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October 1, 2003
Vol. 61
No. 2

Grading Students with Disabilities

Research tells us what kinds of grading adaptations can produce fair and meaningful grades for all students.

Grading Students with Disabilities - thumbnail
Credit: Credit: Jim West / Alamy Stock Photo
Despite decades of research and advice, grading remains a controversial topic for educators. In a story entitled, “Should They Get an A for Effort?” (2003), the Chicago Tribune reported that after parents, teachers, and administrators in a nearby suburb labored for four years to come up with a new system for report card grades, the school board rejected their proposal. Critics described aspects of the proposed system as “befuddling,” or “wishy-washy.” The fact that such controversy could surround a grading system designed by a collaborative effort of parents and educators is testimony to the complexity of grading-related issues.
The literature confirms that grading students in general presents difficult issues for schools (Azwell & Schmar, 1995; Durm, 1993; Guskey & Bailey, 2001; Marzano, 2000). Teachers sometimes view the task of assigning grades as time-consuming and unrelated to actual teaching. Problems often arise when teachers apply inconsistent standards and use subjective judgments to arrive at grades. Students and parents usually know little about the grading system used at their school and may have no clear, shared understanding of the purpose of grades. In fact, grades hold different meanings for each of us.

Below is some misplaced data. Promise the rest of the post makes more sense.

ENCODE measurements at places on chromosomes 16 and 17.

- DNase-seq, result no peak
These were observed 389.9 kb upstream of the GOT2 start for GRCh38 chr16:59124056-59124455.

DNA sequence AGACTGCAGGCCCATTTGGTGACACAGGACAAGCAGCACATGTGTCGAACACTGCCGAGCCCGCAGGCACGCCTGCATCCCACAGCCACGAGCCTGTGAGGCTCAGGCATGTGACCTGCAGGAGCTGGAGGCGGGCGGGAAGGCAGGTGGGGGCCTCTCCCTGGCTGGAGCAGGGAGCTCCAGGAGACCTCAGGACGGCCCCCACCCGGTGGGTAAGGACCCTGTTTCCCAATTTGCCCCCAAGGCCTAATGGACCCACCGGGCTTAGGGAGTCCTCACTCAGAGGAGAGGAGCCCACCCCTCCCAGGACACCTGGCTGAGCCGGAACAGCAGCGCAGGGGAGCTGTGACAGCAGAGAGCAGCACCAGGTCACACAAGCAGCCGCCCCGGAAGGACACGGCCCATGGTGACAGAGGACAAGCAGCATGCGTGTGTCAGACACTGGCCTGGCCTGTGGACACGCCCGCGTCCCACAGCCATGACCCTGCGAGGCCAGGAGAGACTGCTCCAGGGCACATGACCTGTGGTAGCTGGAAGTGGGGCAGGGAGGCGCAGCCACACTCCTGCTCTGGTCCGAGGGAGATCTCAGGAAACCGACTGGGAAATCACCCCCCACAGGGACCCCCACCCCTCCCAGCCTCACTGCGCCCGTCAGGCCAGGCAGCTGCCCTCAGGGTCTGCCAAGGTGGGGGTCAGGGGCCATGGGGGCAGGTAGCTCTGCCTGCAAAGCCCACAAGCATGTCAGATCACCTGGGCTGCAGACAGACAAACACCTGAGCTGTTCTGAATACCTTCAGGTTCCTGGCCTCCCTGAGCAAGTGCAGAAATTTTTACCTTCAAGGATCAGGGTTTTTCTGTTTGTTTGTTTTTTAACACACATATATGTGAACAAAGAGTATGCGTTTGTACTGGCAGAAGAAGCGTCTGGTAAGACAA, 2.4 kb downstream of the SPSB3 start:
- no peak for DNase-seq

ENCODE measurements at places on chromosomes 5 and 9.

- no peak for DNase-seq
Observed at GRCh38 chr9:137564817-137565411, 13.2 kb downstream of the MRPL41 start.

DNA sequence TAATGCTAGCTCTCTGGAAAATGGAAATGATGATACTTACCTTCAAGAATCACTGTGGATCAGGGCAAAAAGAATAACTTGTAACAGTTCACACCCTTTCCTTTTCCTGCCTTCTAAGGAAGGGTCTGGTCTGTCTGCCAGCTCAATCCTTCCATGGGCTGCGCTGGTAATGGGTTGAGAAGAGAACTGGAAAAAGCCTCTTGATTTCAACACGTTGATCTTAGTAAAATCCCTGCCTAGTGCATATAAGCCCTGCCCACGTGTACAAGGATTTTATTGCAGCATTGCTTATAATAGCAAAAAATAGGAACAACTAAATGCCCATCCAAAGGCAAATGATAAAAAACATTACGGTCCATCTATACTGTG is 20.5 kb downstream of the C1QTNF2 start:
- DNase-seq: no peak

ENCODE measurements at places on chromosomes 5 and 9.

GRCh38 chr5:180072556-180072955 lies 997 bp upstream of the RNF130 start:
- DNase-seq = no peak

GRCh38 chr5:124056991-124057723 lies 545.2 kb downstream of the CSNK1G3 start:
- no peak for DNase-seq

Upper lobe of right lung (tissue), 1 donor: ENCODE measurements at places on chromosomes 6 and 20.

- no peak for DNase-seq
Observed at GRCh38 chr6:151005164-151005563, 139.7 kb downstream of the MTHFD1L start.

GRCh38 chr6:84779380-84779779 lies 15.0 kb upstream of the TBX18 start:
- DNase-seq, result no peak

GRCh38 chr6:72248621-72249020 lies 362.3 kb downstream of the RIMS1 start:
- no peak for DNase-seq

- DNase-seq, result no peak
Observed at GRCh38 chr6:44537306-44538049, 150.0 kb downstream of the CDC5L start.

Grading students with disabilities poses additional dilemmas. Grading systems used in general education classes are usually ill-equipped for individualization to meet the needs of a particular student, and research has documented that special education students in general education classes are at risk of receiving low or failing grades (Donohoe & Zigmond, 1990). General and special educators often fail to collaborate effectively to coordinate the general grading system with the accommodations and modifications required under a student's Individualized Education Program (IEP). Even when a classroom teacher wants to individualize a grading system for a student with a disability, the teacher often lacks knowledge of how to do it. Thus, many students with disabilities receive inaccurate and unfair grades that provide little meaningful information about their achievement.